Animals

Actually, this is more of an Animal and Plant page, because it contains photos of the leafy green residents that make up the arboretum that is my home. But there are also pictures here of some of the pets in my life and some other creatures whose acquaintance I’ve made.

 



 

On July 20th, 2013, my husband John and I adopted Sirius Marley Black, a four-year-old starling from southern Minnesota. He lived with us until we lost him to a tumor in 2017. They were years of joy and love, music and play. He was a shining light in our lives.

Here is a compilation of all the posts on this website that featured him.

http://www.erikahammerschmidt.com/category/sirius/

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Yes, a lot of people reading this are probably thinking, “Why would you have a starling as a pet?” They’re unpopular birds, being a non-native species in the USA, and being quite a bit too successful at what they do, competing with native birds for food and habitat. They are generally not raised and sold as pets (although they’re not protected by law, so in most states it’s legal to take them from the wild and keep them). Most people don’t think of them as anything other than a nuisance. But when you get to know one as an individual, you find a fascinating, unique, amazingly intelligent bird. Many people have found baby starlings, knowing nothing about them, and been astonished at how deeply they bonded with these strange new family members.

Starlings are great mimics, related to mynahs, and can learn to talk just as well as parrots, perhaps better. (Sirius Marley just had a few mumbly little words.) They are extremely social birds. Though they’re not cuddly like parrots, they love to spend a lot of time with their human family– perching on them, playing, talking and singing. Mozart had a pet starling that learned to sing his symphonies!

So, whatever you think about starlings, remember this: Sirius Marley never harmed a native bird, stolen farmers’ crops, or dirtied a landmark, because he lived indoors with people who loved him the way he was. We are all products of our environment and upbringing, and Sirius Marley grew up in an environment where he never had to do the things that make starlings unpopular. Besides, if you’re going to hate a species for being invasive, being too successful, and harming native species… well, we humans live in very big glass houses.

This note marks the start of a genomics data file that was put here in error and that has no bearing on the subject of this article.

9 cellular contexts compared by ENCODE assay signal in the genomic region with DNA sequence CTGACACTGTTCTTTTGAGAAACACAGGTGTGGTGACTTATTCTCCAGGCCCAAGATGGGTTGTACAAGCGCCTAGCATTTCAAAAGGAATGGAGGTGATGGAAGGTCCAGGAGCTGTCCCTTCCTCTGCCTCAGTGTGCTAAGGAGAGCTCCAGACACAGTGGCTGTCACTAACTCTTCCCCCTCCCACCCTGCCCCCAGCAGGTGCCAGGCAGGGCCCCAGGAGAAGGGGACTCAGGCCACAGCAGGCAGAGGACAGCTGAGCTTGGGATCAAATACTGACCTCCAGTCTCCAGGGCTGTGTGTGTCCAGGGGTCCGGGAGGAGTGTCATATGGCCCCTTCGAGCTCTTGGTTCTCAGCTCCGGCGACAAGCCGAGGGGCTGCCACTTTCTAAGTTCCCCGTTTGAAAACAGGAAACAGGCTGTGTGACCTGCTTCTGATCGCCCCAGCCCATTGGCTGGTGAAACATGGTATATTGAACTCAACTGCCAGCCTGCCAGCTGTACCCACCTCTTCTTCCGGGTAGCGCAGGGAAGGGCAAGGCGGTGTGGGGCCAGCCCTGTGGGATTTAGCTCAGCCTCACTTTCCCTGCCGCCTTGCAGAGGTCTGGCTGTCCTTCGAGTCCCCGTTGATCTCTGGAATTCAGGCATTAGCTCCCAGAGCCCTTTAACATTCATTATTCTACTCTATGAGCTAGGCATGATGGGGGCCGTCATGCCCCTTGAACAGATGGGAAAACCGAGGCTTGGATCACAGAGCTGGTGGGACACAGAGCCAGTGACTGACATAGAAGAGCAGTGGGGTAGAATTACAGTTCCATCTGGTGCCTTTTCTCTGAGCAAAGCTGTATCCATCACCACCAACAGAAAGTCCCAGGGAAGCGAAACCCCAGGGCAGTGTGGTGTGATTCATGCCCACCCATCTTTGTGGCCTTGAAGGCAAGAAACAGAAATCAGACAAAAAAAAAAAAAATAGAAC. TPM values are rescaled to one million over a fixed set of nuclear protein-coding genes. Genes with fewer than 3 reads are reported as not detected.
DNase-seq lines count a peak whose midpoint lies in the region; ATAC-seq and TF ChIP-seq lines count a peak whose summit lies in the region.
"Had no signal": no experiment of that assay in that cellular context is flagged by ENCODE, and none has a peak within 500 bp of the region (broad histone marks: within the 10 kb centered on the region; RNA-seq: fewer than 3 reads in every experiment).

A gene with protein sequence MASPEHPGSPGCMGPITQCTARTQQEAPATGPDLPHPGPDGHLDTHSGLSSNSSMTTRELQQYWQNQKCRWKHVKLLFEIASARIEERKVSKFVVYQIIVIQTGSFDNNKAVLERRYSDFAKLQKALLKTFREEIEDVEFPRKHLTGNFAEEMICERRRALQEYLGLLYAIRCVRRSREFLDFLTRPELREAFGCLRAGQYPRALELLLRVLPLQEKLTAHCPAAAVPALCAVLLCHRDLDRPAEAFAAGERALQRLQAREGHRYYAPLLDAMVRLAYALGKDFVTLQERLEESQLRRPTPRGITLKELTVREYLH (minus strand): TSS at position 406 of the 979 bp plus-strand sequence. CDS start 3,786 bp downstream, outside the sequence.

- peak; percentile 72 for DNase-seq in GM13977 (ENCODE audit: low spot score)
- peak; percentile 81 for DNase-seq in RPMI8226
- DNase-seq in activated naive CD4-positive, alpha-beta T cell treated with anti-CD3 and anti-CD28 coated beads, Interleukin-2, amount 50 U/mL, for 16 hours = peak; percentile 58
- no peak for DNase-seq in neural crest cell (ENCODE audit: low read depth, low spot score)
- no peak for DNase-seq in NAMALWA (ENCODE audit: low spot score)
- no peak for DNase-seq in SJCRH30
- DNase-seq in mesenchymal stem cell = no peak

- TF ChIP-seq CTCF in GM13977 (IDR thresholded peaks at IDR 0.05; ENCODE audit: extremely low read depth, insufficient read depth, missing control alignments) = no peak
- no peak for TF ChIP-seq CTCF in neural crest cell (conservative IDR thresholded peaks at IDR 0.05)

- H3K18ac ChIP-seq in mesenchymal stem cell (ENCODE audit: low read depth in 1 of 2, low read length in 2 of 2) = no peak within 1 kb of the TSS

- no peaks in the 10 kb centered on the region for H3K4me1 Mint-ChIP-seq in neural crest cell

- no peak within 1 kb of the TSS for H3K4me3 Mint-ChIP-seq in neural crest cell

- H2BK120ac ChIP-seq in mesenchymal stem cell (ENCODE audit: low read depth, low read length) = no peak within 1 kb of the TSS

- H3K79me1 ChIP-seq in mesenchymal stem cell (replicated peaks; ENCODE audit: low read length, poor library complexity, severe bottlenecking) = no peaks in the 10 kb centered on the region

When I first adopted him, he was missing some feathers around his beak, from fights he had with another starling he lived with. I like his iridescence, though, and I like the funny little upward-curling feather under his chin.

 

 

He was named Marley by the lady who raised him. John and I have decided his full name is Sirius Marley Black. The “Sirius” is because:

1. I always wanted to have a starling named after a star.

2. Sirius is the Dog Star, and Marley barked like a dog, had the same original name as a famous dog in a memoir, ate a diet based on dog food, and lived in a cage I built using a dog door as the door.

3. Sirius is actually a binary star system. I think of him as my binary birthday present, since we adopted him a couple months after my 32nd birthday– which, if you count in binary, is a pretty cool number (100,000).

4. He could be nicknamed Siri. He didn’t talk as much as Apple’s Siri program, but it’s a cool name.

We called him sometimes Marley and sometimes Sirius, and sometimes Siri and other cute little pet names. Not sure what he liked most.

He was found as a baby and raised by someone who wanted to release him, but he refused to fly away when she tried. For years he lived with her and another starling she’d raised. Later when she became unable to care for them, she gave them both to someone in Minnesota who had just lost one of her starlings and wanted companions for the one she had left. Unfortunately, Marley didn’t get along well with that starling, so finally he ended up with me.

When he first arrived here, he was very skittish. He seemed to like having a cage all to himself, but still, it was a big change from how he was living before! It took him a few days to get used to us and his new home. But he adapted well.

At first it wasn’t easy to get him to come out of his cage, or to go back in once he was out. But soon he went out and in willingly, and perched on our heads and hands, and wanted to be involved in everything we do!


In his cage

 

 


He loved to sit on my head…

 

 


and John’s head…

 

 


and our friends’ heads…

 

 


and on arms too…

 

 


and watch movies with us…

 

 


and looking for ants in John’s pants!

 

 


Starlings– mostly insectivorous in the wild– love to stick their beaks into small spaces and pry them open looking for food. Sirius Marley did this with pockets, folds in clothing, our mouths, any little nook and cranny he can find. His favorite foraging toy was a cloth Advent calendar with 25 pockets, in which I hid treats for him.